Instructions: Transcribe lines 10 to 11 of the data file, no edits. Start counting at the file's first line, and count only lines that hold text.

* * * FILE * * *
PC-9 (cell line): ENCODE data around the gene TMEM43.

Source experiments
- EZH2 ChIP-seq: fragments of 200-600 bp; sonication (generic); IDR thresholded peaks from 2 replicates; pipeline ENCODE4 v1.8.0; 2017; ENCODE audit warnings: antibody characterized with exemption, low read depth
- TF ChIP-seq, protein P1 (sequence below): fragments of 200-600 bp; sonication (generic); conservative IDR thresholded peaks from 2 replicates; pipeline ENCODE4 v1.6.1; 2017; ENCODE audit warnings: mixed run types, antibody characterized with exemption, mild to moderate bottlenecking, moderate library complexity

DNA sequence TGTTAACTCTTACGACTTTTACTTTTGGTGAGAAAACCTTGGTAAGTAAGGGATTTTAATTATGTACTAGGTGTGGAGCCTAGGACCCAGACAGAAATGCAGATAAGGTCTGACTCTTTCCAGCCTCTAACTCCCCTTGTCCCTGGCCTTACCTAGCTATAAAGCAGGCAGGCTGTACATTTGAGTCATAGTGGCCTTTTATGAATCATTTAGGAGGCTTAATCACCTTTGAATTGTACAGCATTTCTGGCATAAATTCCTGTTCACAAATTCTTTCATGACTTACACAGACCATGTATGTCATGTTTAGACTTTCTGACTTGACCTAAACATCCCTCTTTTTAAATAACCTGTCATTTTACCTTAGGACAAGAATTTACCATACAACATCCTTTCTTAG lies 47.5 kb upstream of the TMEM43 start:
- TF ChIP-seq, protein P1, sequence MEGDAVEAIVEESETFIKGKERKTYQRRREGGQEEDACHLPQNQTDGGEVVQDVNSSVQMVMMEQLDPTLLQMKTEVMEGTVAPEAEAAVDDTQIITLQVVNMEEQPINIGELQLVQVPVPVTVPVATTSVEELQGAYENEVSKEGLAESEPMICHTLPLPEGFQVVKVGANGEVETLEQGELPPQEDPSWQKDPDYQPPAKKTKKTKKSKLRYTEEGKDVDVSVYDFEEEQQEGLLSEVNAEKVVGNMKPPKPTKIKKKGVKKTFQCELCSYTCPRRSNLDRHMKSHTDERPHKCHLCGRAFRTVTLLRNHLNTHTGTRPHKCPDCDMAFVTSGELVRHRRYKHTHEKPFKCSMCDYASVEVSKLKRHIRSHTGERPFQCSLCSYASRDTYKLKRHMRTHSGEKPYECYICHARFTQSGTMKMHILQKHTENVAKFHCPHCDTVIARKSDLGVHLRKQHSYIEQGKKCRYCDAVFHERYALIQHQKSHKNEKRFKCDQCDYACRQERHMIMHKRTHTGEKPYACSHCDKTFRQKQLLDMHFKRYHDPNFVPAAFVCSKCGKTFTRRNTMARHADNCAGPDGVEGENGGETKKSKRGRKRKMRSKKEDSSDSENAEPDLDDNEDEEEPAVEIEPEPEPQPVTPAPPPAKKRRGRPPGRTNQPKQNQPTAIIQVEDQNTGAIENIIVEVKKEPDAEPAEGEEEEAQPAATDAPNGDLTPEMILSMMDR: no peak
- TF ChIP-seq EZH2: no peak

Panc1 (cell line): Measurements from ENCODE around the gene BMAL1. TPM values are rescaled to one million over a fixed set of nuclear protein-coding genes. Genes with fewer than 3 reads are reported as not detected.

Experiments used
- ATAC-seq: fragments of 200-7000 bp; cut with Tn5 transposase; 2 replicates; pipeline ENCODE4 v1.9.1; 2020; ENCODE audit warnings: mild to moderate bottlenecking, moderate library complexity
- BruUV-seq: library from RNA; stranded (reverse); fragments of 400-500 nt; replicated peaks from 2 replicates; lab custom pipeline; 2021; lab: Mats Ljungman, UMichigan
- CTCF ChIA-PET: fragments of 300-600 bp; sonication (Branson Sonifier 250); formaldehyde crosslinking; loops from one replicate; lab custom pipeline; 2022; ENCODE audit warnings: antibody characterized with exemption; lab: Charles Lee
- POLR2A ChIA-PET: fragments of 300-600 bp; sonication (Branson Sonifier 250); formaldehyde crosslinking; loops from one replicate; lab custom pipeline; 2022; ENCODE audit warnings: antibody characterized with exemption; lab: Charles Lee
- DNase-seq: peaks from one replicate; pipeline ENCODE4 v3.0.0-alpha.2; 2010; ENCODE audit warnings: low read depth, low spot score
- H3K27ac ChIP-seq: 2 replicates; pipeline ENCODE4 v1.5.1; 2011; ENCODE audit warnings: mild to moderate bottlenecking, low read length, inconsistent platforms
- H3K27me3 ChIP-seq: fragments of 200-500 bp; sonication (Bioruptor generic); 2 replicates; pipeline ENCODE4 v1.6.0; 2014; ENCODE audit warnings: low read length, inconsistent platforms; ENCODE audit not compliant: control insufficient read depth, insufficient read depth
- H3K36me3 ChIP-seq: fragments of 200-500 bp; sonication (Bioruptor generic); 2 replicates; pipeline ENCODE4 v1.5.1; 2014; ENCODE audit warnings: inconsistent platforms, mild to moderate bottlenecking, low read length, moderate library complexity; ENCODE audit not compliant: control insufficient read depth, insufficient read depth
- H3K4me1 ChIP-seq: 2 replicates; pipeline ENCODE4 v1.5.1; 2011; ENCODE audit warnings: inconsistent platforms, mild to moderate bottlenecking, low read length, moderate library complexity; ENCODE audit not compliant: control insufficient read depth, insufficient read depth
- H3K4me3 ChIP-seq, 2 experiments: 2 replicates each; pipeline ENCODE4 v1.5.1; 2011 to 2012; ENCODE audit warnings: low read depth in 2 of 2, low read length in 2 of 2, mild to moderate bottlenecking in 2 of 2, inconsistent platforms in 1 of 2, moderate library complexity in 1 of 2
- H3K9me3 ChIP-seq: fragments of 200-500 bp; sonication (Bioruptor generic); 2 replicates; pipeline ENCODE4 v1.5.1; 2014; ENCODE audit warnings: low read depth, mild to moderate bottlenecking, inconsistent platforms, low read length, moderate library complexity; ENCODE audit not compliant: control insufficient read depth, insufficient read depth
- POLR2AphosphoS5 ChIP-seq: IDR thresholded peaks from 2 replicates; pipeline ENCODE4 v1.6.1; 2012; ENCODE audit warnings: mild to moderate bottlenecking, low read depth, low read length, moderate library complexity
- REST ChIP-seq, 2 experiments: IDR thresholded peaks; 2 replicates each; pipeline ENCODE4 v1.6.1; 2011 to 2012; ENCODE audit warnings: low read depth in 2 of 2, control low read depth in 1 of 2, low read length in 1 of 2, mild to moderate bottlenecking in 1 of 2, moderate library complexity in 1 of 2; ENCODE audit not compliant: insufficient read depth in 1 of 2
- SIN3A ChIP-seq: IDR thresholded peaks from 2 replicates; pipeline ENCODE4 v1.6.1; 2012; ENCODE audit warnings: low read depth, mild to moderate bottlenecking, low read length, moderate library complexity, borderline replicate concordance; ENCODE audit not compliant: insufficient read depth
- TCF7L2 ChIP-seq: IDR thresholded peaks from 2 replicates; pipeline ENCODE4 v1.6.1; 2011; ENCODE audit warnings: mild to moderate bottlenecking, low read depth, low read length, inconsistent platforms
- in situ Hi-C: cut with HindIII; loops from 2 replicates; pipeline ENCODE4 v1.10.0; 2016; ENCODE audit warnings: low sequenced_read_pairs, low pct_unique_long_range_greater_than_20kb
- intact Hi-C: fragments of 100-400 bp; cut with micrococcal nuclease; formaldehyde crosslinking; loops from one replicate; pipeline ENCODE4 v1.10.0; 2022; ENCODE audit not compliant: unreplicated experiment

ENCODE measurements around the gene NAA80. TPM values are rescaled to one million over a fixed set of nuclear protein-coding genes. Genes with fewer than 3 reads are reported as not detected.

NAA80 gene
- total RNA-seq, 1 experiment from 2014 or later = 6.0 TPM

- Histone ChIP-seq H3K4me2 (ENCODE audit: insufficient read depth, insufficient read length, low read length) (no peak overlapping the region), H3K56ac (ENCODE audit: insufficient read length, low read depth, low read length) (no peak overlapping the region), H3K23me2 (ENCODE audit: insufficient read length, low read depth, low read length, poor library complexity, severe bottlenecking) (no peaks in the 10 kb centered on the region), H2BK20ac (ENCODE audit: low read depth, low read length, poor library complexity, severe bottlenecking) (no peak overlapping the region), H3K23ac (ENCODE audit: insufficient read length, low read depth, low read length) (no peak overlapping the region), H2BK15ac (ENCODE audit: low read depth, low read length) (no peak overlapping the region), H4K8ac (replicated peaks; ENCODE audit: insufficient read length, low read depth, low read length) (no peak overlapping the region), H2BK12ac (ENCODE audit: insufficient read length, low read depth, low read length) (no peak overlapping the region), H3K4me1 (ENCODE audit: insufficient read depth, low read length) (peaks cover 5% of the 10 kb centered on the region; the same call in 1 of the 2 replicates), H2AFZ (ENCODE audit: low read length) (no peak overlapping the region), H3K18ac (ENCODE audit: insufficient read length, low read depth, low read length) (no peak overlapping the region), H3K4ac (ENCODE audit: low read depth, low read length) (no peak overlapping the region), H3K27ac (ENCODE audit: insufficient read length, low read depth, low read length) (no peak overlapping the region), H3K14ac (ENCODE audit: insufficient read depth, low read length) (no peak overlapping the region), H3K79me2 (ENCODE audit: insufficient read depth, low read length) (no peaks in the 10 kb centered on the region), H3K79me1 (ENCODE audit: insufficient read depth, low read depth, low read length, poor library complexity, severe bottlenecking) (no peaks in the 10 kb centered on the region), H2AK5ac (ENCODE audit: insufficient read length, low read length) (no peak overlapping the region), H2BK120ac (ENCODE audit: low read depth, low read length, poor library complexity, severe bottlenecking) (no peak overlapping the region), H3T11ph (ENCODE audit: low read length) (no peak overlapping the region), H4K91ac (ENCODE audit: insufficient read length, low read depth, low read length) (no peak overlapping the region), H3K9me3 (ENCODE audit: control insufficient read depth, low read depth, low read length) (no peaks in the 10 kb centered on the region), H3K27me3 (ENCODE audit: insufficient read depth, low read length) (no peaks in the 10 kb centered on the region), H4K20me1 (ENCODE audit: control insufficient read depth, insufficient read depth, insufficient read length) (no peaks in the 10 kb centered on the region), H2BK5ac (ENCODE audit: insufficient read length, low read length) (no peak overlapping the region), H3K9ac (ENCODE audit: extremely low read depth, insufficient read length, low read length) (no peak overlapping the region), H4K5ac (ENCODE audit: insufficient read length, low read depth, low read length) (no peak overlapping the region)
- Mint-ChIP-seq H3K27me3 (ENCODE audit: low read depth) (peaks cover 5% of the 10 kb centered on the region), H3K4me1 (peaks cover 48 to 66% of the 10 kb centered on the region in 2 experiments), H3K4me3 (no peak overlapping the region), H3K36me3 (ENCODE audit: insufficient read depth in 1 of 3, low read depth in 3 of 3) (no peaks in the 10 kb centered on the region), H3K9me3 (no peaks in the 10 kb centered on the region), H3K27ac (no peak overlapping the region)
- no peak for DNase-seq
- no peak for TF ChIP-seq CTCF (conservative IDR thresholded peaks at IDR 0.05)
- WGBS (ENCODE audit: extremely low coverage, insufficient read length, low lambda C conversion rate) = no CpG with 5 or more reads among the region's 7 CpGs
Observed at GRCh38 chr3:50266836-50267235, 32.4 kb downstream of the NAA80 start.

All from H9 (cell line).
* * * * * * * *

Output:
- ATAC-seq: fragments of 200-7000 bp; cut with Tn5 transposase; 2 replicates; pipeline ENCODE4 v1.9.1; 2020; ENCODE audit warnings: mild to moderate bottlenecking, moderate library complexity
- BruUV-seq: library from RNA; stranded (reverse); fragments of 400-500 nt; replicated peaks from 2 replicates; lab custom pipeline; 2021; lab: Mats Ljungman, UMichigan